In 2006, internationally acclaimed photographer and professor Lewis Watts and Emmy award-winning documentary filmmaker and writer Elizabeth Pepin Silva published their first book, “Harlem of the West: The San Francisco Fillmore Jazz Era".
From the cover to cover, The Harlem of The West is filled with an array of vintage photos documenting San Francisco’s historic Jazz Era in its prime during the '40s and '50s. The book also features anecdotes from community stakeholders who lived in the Fillmore neighborhood during this period. Currently out of print, the book continues to be in high demand.
Now, the pair has teamed up again to create a unique, multi-platform history project that tells the story of San Francisco’s Fillmore District in its musical heyday. The goal of The Harlem of the West Project is to bring San Francisco’s Fillmore District history back to life in a book filled with rarely seen photographs and stories from those who lived through the period.
Lewis and Elizabeth also plan to build a multimedia website so that anyone in the world can hear the entire recorded interviews of each person in the book, and find photographs and additional stories of the neighborhood. Finally, the pair hope to launch a traveling museum exhibit based on the book and website, accessible to schools, community centers, museums, and other interested groups both nationally and internationally.
Hoodline spoke with Lewis Watts and Elizabeth Pepin about their current project, for which they're currently running an Indiegogo crowdfunding campaign.
Update: The campaign is closed but if you'd still like to donate, here are the details:
People can still make donations in two ways -- by PayPal or by check, check being a lot better since we then don't have the fees. To contribute via PayPal, just go to www.paypal.com and at the top of the homepage there is a "send" button. Click on it, and it will ask for the account email -- [email protected] -- and the amount the you'd like to donate. To contribute by check, make it out to On The Water Front , and send it to: 226 West Ojai Ave, Suite 101144, Ojai, CA, 93023 (Elizabeth Pepin’s address).
Why is it important to release a new version of the book and continue the HOTW project?
Elizabeth: "I think it's more urgent than ever that people understand the history of the Fillmore neighborhood, and the tragedy of what has been lost forever so that it doesn't happen again. And sadly, it is happening again and again, all over the world. I think we as communities need to have serious discussions about how we want our cities and towns to look, and what is important to keep.
"Do we really want to live in cities that look all the same and that only the extremely wealthy can afford? I for one do not. What has always appealed to me about the Fillmore of the 1940s and '50s is its multiculturalism and its integration of all classes. There were doctors and lawyers living next to janitors and shop clerks. African Americans and Japanese Americans and Jews and Euro-Americans all living side by side in one big mix. That, to me, is what makes a vibrant neighborhood. And what is important not to lose."
Melrose Record Shop, Fillmore Street
How does this new version of the project differ from what you and others have done before?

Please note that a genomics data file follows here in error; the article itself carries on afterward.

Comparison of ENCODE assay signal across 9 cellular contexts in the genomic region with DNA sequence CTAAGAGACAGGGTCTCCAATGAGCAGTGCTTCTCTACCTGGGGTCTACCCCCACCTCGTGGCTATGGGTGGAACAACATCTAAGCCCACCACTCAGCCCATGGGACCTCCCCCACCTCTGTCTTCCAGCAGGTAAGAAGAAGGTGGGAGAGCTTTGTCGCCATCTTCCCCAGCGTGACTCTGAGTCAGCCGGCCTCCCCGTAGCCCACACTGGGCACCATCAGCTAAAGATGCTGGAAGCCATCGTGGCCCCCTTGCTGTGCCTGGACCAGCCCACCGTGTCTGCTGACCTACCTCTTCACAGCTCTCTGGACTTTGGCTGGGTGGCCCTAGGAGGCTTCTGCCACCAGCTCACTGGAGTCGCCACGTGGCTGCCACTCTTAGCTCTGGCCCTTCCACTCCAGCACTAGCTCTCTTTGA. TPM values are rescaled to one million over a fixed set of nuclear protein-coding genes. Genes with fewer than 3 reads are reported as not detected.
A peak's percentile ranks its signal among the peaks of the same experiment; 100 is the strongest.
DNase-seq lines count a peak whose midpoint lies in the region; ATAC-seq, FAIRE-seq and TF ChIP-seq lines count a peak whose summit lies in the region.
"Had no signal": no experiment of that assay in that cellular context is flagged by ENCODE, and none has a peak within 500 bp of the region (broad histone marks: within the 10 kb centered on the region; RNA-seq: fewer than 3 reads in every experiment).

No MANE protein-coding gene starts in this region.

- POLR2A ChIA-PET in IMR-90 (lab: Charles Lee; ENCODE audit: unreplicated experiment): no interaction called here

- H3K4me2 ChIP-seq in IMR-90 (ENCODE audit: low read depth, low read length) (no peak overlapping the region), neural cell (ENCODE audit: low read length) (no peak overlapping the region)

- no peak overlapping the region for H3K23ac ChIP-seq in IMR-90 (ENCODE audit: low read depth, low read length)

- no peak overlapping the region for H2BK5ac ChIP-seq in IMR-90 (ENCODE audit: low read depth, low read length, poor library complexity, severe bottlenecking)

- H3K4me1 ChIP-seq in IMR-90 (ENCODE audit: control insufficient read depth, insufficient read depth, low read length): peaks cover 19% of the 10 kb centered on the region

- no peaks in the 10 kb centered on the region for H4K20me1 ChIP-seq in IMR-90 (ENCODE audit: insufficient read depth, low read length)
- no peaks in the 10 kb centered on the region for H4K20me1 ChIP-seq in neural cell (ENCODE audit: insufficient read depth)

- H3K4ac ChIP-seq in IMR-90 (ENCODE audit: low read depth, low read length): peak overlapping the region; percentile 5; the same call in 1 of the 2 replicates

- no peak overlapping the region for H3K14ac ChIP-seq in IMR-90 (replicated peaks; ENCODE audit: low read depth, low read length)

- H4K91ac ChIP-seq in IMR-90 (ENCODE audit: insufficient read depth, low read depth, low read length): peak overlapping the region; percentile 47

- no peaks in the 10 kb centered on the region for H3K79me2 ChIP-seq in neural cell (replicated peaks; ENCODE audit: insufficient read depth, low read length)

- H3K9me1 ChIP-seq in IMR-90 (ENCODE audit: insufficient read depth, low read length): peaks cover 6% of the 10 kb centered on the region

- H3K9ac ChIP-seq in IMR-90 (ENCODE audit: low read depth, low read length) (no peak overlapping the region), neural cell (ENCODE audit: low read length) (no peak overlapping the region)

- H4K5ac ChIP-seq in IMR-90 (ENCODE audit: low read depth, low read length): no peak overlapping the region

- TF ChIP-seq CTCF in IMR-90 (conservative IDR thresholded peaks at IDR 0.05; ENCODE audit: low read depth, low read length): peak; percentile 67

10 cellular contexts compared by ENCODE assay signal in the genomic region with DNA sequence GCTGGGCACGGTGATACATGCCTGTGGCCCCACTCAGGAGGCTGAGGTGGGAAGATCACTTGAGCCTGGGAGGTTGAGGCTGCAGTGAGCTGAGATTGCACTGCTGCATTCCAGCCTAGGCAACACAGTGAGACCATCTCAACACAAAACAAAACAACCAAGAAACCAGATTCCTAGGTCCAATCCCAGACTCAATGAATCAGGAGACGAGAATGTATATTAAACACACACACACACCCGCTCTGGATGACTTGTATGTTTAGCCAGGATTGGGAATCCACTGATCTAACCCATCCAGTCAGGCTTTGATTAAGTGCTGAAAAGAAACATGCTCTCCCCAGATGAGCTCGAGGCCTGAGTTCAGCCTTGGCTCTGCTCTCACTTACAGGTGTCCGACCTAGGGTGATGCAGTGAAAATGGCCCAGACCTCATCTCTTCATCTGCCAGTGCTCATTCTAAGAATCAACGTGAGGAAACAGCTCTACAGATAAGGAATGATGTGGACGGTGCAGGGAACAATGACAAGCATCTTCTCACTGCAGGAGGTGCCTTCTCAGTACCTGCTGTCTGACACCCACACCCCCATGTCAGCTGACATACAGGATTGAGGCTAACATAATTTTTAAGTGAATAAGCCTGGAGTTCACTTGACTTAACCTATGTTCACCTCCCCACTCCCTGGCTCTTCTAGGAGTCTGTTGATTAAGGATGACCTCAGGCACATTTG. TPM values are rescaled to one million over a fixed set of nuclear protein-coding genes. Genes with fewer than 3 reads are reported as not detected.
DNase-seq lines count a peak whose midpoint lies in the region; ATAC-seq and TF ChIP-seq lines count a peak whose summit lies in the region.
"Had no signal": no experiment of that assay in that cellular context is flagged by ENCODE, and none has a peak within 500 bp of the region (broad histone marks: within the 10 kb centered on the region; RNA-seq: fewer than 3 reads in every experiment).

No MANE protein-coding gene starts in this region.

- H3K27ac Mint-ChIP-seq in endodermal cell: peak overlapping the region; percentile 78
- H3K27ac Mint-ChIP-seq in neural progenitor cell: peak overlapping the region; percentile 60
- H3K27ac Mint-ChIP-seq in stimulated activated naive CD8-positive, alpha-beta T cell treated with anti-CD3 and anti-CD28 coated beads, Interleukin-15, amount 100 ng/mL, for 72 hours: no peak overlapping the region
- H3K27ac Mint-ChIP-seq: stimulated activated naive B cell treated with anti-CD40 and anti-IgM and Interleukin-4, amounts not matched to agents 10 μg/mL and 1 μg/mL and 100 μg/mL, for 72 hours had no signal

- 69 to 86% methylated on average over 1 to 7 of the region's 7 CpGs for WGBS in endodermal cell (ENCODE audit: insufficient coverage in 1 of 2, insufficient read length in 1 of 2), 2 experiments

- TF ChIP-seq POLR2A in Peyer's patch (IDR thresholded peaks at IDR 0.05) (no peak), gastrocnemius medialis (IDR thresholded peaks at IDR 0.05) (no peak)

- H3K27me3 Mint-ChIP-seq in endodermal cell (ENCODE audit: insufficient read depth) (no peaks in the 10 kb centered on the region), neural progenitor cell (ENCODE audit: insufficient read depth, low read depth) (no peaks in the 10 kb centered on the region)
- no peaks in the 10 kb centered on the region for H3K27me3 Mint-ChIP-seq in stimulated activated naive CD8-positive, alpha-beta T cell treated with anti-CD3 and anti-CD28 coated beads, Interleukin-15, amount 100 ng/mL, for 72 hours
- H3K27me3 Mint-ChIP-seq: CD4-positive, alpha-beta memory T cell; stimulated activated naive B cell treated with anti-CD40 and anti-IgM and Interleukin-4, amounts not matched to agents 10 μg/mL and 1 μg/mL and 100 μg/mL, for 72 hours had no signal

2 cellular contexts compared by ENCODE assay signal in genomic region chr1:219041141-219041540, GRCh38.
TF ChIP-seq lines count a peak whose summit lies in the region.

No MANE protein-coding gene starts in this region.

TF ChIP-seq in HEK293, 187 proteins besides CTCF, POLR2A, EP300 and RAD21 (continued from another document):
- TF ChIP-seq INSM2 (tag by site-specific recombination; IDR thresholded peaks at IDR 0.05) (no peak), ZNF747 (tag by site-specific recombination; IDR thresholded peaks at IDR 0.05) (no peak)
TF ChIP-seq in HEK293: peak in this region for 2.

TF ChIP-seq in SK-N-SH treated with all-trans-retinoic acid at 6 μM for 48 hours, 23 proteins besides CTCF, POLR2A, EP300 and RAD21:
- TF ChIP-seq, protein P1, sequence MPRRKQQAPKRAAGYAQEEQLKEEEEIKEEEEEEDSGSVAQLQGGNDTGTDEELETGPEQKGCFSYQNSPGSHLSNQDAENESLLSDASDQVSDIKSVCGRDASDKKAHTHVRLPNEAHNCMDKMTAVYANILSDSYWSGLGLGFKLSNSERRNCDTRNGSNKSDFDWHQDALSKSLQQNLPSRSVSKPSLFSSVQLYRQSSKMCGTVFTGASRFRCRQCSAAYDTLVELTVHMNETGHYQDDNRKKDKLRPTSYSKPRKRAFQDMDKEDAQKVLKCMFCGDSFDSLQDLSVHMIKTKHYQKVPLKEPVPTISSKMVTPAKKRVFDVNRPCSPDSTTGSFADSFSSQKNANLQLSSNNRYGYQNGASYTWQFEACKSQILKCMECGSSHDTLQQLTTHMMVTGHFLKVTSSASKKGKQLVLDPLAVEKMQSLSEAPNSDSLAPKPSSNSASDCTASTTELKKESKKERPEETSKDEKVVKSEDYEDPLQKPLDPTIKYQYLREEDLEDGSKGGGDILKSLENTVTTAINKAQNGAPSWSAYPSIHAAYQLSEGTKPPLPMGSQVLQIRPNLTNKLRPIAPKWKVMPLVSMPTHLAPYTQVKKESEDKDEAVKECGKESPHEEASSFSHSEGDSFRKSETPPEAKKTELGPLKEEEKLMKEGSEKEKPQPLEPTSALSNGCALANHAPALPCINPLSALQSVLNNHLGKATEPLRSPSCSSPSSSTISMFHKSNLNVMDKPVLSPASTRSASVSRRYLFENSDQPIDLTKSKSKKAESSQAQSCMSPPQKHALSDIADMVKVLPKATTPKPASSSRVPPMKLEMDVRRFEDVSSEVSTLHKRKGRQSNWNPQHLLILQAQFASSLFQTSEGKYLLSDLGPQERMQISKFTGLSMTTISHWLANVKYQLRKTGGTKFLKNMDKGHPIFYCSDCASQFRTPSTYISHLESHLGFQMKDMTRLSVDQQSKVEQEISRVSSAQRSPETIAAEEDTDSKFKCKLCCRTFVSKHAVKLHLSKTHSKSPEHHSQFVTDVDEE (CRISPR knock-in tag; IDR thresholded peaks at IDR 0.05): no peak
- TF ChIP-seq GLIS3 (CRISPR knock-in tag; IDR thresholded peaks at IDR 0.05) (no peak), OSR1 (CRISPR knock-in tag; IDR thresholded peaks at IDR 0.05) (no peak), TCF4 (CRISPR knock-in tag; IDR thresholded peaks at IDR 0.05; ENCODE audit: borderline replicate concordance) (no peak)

Lewis: "While there is still some visual evidence of the past on Fillmore Street, and each year there is an outdoor jazz festival which stretches over many blocks, much of the old Fillmore neighborhood has been knocked down, and a lot of the Redevelopment’s attempts to bring it back to what it was have failed. The Jazz Heritage Center has closed, as have Yoshi’s Nightclub and Marcus Books – all which were mainstays of the present efforts to keep the old traditions alive."
Elizabeth: "Our first book just scratched the surface. After it was published, we had dozens of people come forward and identify people and places in the images, give us new information, offer up new photographs, and have a willingness to be interviewed. Since little of the Fillmore’s history can be found in traditional places like historical societies and libraries, taping and preserving the stories from the people who lived and worked in the neighborhood is vitally important. Most of these folks are extremely old, and once they pass away, the history will be lost forever.
"This new book will feature dozens of new interviews, photographs, and information. Really, it’s an entirely new book. So even though people may have the first version, we think they will want to own the new edition because it will provide a much deeper and richer understanding of the neighborhood."
Josephine Baker and Leola King in the Fillmore (courtesy the Leola King Collection).
With only a couple days remaining in their Indiegogo campaign, Lewis and Elizabeth have raised only 48 percent of their $20k budget for the project.
What happens if you don’t meet your goal?
"It will be very sad if we don’t meet our goal, because there are certain tasks, such as copyediting and graphic design and layout that are being done by other people and whom we have to pay. We will continue to take donations even after the IndieGoGo fundraiser is finished and may plan a fundraising event this fall. But hopefully we will raise all the money we need in the next few days and we can move forward with the project. If we do raise the money, our goal is to have the book out this time next year."
If a person doesn’t use the computer but wants to help your project out, is there another way to donate?
"Yes, you can send a check for any amount. Make it out to our LLC name, which is, "On The Water Front," and mail the to: HOTWSF, 226 W. Ojai Avenue, Suite 101144, Ojai, CA 93023."
If you would like to support The Harlem of The West Project online, you can visit the Indiegogo campaign here.